The Postage Stamp That Has France in a Frenzy

Not everyone in France is thrilled with the new postage stamp featuring a youthful Marianne, one of the symbols of la République Française, that François Hollande unveiled at the Élysée Palace on Bastille Day — as part of a tradition in which each new French president chooses an image of Marianne to appear on stamps. ...

MIGUEL MEDINA/AFP/Getty Images & http://www.elysee.fr/
MIGUEL MEDINA/AFP/Getty Images & http://www.elysee.fr/
MIGUEL MEDINA/AFP/Getty Images & http://www.elysee.fr/

Not everyone in France is thrilled with the new postage stamp featuring a youthful Marianne, one of the symbols of la République Française, that François Hollande unveiled at the Élysée Palace on Bastille Day -- as part of a tradition in which each new French president chooses an image of Marianne to appear on stamps.

The controversy erupted after one of the artists behind the stamp revealed over Twitter that high-profile Ukrainian FEMEN activist Inna Shevchenko -- whose controversial feminist group often stages topless protests -- was one of the inspirations for the postage design, along with French women such as actress Marion Cotillard and French Justice Minister Christiane Taubira.

"For me, Marianne, who is represented bare-breasted, would probably have been a Femen in 1789 (the French revolution) because she fought for the Republic's values -- liberty, equality and fraternity," artist Olivier Ciappa told AFP. (This isn't the first time Ciappa's art has drawn fire in France; his exhibit showing photos of same-sex couples was vandalized in June, and he received death threats.)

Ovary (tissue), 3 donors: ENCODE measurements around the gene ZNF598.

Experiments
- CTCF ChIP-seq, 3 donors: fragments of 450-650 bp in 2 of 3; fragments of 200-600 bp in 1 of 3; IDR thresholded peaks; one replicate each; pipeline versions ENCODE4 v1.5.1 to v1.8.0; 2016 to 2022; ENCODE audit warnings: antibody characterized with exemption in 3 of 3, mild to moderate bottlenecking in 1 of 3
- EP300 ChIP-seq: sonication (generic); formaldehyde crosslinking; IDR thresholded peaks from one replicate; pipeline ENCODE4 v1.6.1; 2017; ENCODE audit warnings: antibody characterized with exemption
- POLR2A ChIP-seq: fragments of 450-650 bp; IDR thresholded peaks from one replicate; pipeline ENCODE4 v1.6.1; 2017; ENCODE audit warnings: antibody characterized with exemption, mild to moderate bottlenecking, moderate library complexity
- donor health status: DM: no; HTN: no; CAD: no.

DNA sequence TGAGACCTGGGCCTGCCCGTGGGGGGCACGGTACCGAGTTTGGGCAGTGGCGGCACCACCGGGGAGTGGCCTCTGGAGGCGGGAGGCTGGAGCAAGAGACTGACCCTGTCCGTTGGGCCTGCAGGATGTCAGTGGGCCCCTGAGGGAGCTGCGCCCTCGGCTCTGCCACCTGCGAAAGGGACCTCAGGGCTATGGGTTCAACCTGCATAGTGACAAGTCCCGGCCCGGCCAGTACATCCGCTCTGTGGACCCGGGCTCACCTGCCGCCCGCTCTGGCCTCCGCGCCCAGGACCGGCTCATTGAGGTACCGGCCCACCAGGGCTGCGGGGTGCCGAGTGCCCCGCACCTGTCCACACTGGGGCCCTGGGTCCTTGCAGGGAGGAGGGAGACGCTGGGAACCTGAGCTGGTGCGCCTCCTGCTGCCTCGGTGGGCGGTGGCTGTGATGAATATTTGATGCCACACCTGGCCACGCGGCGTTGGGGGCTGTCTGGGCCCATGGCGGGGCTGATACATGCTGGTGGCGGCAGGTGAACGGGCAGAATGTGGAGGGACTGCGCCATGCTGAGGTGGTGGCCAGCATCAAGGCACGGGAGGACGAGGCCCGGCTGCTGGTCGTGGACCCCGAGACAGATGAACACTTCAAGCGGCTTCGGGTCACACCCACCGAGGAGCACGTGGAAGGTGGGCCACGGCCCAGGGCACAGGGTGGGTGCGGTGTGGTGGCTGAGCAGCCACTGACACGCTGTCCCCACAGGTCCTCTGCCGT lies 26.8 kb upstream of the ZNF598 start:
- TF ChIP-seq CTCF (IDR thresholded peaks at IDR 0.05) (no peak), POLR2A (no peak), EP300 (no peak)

Not everyone in France is thrilled with the new postage stamp featuring a youthful Marianne, one of the symbols of la République Française, that François Hollande unveiled at the Élysée Palace on Bastille Day — as part of a tradition in which each new French president chooses an image of Marianne to appear on stamps.

The controversy erupted after one of the artists behind the stamp revealed over Twitter that high-profile Ukrainian FEMEN activist Inna Shevchenko — whose controversial feminist group often stages topless protests — was one of the inspirations for the postage design, along with French women such as actress Marion Cotillard and French Justice Minister Christiane Taubira.

"For me, Marianne, who is represented bare-breasted, would probably have been a Femen in 1789 (the French revolution) because she fought for the Republic’s values — liberty, equality and fraternity," artist Olivier Ciappa told AFP. (This isn’t the first time Ciappa’s art has drawn fire in France; his exhibit showing photos of same-sex couples was vandalized in June, and he received death threats.)

France’s right-wing Christian Democratic Party isn’t appreciating the comparison and has called for a boycott of the stamp, while Ciappa penned a rebuttal for Le Huffington Post noting that French students overwhelmingly voted for his design in a national competition before it was approved by Hollande.

But perhaps the most pointed response came from Shevchenko herself, who tweeted, "FEMEN is on French stamp.Now all homophobes,extremists,fascists will have to lick my ass when they want to send a letter." (Shevchenko was recently granted asylum in France after facing threats in Ukraine over a protest where she sawed down a crucifix in solidarity with the Russian punk band Pussy Riot.)

By Tuesday, the stamps will be available at post offices across France. But it doesn’t seem like anyone will be holding their tongues until then.

<p> Lydia Tomkiw is a freelance journalist and graduate student at Columbia University's School of International and Public Affairs. </p>

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